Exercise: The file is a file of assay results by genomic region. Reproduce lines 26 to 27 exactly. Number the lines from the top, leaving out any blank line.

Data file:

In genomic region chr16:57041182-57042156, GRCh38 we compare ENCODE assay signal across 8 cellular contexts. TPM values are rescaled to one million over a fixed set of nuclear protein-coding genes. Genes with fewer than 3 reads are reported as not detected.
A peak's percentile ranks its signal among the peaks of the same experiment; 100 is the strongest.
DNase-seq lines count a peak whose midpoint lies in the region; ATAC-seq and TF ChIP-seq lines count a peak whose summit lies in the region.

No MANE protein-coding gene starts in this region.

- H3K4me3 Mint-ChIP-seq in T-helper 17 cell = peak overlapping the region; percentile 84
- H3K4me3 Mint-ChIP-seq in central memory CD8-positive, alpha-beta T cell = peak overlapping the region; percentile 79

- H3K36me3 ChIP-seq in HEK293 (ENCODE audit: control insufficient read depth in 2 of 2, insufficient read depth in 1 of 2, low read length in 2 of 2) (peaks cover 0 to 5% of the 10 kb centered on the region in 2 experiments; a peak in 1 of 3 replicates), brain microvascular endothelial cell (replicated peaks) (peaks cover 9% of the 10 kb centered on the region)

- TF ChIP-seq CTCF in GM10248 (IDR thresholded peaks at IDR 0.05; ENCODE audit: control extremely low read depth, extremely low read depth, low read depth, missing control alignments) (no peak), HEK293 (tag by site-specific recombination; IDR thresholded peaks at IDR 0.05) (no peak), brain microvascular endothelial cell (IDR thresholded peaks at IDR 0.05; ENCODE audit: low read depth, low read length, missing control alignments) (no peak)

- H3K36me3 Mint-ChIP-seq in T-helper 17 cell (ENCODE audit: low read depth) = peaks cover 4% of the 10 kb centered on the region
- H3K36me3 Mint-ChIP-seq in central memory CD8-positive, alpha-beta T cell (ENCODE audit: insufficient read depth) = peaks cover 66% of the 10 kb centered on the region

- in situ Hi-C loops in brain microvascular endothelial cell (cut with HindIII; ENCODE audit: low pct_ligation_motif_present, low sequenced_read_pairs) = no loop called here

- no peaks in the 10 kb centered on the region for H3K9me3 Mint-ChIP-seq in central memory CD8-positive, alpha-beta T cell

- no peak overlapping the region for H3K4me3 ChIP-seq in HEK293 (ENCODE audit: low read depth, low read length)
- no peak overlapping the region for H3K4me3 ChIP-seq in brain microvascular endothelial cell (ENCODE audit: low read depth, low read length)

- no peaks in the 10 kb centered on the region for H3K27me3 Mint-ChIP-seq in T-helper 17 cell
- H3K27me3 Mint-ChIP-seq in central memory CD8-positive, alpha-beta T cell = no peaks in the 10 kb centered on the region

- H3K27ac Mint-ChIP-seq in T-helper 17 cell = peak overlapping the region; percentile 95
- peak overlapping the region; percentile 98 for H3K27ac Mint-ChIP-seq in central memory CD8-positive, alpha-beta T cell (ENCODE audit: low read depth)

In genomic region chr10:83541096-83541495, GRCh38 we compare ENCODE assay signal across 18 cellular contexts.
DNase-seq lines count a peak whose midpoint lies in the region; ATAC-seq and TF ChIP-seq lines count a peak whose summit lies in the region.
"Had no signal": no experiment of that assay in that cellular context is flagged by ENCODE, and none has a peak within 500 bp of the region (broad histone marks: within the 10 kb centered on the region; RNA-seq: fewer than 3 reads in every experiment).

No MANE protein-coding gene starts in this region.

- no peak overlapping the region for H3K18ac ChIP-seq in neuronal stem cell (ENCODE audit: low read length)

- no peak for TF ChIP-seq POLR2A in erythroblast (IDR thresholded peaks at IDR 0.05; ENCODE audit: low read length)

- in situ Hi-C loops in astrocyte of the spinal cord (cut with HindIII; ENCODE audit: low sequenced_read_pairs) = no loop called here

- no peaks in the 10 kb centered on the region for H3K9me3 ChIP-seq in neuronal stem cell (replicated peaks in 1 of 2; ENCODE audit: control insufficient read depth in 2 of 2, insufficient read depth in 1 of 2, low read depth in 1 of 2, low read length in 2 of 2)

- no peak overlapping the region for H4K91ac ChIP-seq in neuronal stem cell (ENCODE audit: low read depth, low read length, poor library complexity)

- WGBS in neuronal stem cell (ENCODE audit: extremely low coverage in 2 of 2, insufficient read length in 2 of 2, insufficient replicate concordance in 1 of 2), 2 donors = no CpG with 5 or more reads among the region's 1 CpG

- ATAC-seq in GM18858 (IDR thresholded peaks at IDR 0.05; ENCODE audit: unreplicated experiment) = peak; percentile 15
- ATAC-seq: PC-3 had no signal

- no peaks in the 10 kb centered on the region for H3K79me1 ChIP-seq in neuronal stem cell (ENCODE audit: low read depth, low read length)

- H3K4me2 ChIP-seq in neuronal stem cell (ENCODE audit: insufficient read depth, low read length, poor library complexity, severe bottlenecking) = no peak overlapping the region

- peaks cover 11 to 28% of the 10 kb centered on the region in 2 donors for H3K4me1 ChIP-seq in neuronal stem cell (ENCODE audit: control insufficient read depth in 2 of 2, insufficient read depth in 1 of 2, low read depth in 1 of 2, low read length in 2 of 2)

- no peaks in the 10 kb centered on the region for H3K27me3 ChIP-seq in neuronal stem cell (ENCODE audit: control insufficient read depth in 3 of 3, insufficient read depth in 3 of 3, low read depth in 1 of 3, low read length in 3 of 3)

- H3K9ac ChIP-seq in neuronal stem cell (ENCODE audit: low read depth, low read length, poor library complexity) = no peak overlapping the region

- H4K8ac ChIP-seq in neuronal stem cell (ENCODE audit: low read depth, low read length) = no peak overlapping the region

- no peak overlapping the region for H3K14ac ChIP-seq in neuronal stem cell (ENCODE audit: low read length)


- no peaks in the 10 kb centered on the region for H3K9me3 ChIP-seq in neuronal stem cell (replicated peaks in 1 of 2; ENCODE audit: control insufficient read depth in 2 of 2, insufficient read depth in 1 of 2, low read depth in 1 of 2, low read length in 2 of 2)

- no peak overlapping the region for H4K91ac ChIP-seq in neuronal stem cell (ENCODE audit: low read depth, low read length, poor library complexity)